Prosecutor: Co-pilot wanted to 'destroy' plane

Aviation Expert Mark Dombroff discusses his observations on the investigation of the Germanwings crash in the French Alps.

Prosecutor: Germanwings Co-Pilot May Have Crashed Deliberately

Transportation Reuters

The 28-year-old German co-pilot of the Germanwings airliner that crashed in the French Alps killing all 150 people aboard appears to have brought down the Airbus A320 with the intent to destroy it, a French prosecutor said on Thursday.

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Andreas Lubitz gained sole control of the aircraft after the captain left the cockpit, refused to re-open the door and appears to have operated controls, sending the plane into its fatal descent, Marseille prosecutor Brice Robin said.

He did this "for a reason we cannot fathom right now but which looks like intent to destroy this aircraft," Robin told a news conference in Marseille broadcast live on national TV.

Describing the final 10 minutes of the passengers on board as the plane hurtled towards a mountain range, Robin said sound recordings from one of its black boxes suggested most of them would not have been aware of their fate until the very end.

"Only towards the end do you hear screams," he said. "And bear in mind that death would have been instantaneous ... the aircraft was literally smashed to bits."

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The world's attention will now focus on the motivations of Lubitz, a German national who joined the budget carrier in September 2013 and had just 630 hours of flying time - compared with the 6,000 hours of the flight captain, named in German media only as "Patrick S." in accordance with usual practice.

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Robin said there were no grounds to suspect that Lubitz was carrying out a terrorist attack. "Suicide" was also the wrong word to describe actions which killed so many other people, the prosecutor added: "I don't necessarily call it suicide when you have responsibility for 100 or so lives."

A flying club in the Rhineland region of Westerwald said on its website he was one of their members and showed a black ribbon with the flight number, alongside the name "Andreas".

A photo on Lubitz's Facebook page, which was later taken down, shows a smiling young man posing in front of San Francisco's Golden Gate bridge. His list of favorite music includes German electronic band Schiller and French DJ David Guetta.

Robin said the conversation between the two pilots started off normally but that Lubitz's replies became "laconic" as his captain started readying what would have been the normal descent to the airport of Duesseldorf.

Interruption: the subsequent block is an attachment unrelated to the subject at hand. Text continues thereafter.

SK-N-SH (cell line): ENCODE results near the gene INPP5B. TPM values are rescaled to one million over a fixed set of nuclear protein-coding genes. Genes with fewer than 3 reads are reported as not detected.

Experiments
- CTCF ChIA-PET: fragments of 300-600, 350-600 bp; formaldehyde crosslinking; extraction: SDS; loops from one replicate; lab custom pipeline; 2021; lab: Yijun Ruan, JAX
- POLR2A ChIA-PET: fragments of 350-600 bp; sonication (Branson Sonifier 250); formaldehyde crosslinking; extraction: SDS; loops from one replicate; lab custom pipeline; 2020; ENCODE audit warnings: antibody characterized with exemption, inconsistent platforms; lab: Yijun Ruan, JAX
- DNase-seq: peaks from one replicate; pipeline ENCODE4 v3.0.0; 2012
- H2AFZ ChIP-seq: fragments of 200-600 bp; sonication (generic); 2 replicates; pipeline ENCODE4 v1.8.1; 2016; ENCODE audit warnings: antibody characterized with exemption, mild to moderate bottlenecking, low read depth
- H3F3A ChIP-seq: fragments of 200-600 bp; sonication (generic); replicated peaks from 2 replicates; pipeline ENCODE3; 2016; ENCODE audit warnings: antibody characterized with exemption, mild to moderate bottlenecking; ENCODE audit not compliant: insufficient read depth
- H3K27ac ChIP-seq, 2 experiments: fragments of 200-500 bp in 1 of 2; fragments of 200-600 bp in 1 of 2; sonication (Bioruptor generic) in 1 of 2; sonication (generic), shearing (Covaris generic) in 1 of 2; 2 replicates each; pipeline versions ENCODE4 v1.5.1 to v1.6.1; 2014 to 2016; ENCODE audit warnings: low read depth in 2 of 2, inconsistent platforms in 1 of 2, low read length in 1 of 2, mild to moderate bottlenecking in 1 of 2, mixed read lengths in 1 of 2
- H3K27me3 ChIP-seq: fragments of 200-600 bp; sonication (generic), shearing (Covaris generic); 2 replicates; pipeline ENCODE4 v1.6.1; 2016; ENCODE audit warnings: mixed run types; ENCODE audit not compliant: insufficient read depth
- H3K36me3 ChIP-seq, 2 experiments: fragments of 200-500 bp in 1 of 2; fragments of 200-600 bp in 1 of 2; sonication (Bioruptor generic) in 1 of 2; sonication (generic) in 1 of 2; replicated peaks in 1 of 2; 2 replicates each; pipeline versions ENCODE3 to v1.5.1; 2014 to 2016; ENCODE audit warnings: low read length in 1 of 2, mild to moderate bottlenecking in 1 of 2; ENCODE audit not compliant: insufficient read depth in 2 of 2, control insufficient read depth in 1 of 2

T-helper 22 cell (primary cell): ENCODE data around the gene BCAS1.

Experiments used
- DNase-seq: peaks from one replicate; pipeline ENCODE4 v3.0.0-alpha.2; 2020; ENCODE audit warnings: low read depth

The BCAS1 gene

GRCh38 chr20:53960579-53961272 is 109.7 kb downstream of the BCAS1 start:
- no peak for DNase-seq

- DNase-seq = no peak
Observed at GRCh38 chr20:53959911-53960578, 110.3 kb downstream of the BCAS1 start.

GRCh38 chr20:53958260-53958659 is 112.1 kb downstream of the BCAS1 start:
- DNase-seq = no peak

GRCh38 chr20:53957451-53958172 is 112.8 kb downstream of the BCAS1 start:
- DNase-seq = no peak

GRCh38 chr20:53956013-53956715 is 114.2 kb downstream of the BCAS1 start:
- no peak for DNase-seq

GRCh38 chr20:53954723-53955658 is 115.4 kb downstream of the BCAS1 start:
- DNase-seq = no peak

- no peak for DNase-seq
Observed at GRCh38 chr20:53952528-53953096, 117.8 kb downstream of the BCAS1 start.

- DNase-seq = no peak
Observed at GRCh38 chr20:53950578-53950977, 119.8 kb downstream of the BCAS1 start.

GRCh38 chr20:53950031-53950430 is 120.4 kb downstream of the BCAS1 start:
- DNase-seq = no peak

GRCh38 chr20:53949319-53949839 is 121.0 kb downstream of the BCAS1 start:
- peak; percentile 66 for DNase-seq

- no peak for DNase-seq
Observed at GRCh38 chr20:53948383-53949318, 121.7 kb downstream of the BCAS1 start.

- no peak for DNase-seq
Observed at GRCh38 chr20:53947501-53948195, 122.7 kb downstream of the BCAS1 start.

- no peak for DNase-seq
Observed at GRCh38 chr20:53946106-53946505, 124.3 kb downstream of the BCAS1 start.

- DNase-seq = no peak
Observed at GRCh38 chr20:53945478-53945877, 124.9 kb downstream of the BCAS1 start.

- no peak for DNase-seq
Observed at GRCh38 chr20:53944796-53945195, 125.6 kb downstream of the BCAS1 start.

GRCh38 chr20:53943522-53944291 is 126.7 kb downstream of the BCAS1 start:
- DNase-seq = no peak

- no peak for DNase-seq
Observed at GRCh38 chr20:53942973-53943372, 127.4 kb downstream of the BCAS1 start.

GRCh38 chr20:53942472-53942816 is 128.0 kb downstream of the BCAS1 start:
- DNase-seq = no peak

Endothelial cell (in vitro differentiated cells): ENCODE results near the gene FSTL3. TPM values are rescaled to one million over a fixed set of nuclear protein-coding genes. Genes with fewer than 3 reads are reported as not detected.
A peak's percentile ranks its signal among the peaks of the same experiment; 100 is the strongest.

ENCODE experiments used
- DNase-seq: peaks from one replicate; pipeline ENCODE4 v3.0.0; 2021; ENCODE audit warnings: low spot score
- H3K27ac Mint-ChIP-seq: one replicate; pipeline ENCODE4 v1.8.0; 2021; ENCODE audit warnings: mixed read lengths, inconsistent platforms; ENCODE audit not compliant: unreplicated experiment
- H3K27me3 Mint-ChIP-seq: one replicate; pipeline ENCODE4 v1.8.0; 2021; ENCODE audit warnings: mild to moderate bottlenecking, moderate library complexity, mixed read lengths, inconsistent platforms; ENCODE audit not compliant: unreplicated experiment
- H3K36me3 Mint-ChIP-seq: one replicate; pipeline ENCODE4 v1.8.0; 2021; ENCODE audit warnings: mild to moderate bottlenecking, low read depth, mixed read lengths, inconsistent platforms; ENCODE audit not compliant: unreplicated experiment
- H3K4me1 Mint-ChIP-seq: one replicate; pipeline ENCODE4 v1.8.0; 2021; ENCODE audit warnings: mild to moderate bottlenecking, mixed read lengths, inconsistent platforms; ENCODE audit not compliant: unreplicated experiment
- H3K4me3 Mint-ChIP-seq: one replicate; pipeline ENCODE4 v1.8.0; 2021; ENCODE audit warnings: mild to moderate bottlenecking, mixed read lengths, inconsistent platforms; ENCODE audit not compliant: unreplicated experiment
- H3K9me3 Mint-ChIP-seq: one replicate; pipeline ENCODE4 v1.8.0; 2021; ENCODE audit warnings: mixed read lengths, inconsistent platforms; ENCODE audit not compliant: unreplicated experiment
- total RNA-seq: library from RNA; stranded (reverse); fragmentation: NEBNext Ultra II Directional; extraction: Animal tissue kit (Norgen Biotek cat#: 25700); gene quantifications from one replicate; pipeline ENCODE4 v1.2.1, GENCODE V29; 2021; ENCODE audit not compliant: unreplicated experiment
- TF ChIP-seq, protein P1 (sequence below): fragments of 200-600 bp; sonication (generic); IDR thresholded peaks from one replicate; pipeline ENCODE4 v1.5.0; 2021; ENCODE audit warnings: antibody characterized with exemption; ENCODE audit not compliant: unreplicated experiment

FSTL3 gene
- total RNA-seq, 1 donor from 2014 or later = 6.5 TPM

"His responses become very brief. There is no proper exchange as such," he said.

Robin said the family of the co-pilot had arrived in France for a tribute alongside other those of the victims but was being kept apart from the others.

"SMASH THE DOOR DOWN"

The New York Times cited an unnamed investigator as saying the recording shed insight into the moment when it dawned on the captain that he had been shut out of the cockpit.

"The guy outside is knocking lightly on the door and there is no answer," it quoted an investigator described as a senior French military official as saying. "And then he hits the door stronger and no answer. There is never an answer."

"You can hear he is trying to smash the door down," the investigator added.

Investigators were still searching for the second of the two black boxes on Thursday in the ravine where the plane crashed, 100 km (65 miles) from Nice, which would contain data from the plane's instruments.

France's BEA air investigation bureau had said on Wednesday it expected the first basic analysis of the voice recordings in days.

Pilots may temporarily leave the cockpit at certain times and in certain circumstances, such as while the aircraft is cruising, according to German aviation law.

Lufthansa said that its cockpit doors can be opened from the outside with a code, in line with regulations introduced after the Sept. 11, 2001 attacks in the United States. However, the code system can be blocked from inside the cockpit, according to an Airbus promotional video posted online and confirmed by the planemaker.

The BEA on Wednesday already ruled out a mid-air explosion and said the scenario did not look like a depressurisation.

Germanwings said 72 Germans were killed in the first major air passenger disaster on French soil since the 2000 Concorde accident just outside Paris. Madrid revised down on Thursday the number of Spanish victims to 50 from 51 previously.

As well as Germans and Spaniards, victims included three Americans, a Moroccan and citizens of Britain, Argentina, Australia, Belgium, Colombia, Denmark, Israel, Japan, Mexico, Iran and the Netherlands, officials said. However, DNA checks to identify them could take weeks, the French government said.

The families of victims were being flown to Marseille on Thursday before being taken up to the zone close to the crash site. Chapels had been prepared for them with a view of the mountain where their loved ones died.

(Additional reporting by bureaus in Paris, Berlin, Frankfurt and Madrid; Writing by Mark John; Editing by Peter Graff)